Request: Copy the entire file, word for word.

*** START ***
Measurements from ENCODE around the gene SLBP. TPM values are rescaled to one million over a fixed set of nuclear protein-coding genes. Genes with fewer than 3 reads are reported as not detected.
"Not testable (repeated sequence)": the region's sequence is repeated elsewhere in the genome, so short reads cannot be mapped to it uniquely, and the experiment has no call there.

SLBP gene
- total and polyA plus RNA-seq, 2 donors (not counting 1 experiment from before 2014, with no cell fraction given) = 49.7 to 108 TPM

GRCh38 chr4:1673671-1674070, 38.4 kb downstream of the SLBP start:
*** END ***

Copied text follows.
Measurements from ENCODE around the gene SLBP. TPM values are rescaled to one million over a fixed set of nuclear protein-coding genes. Genes with fewer than 3 reads are reported as not detected.
"Not testable (repeated sequence)": the region's sequence is repeated elsewhere in the genome, so short reads cannot be mapped to it uniquely, and the experiment has no call there.

SLBP gene
- total and polyA plus RNA-seq, 2 donors (not counting 1 experiment from before 2014, with no cell fraction given) = 49.7 to 108 TPM

GRCh38 chr4:1673671-1674070, 38.4 kb downstream of the SLBP start: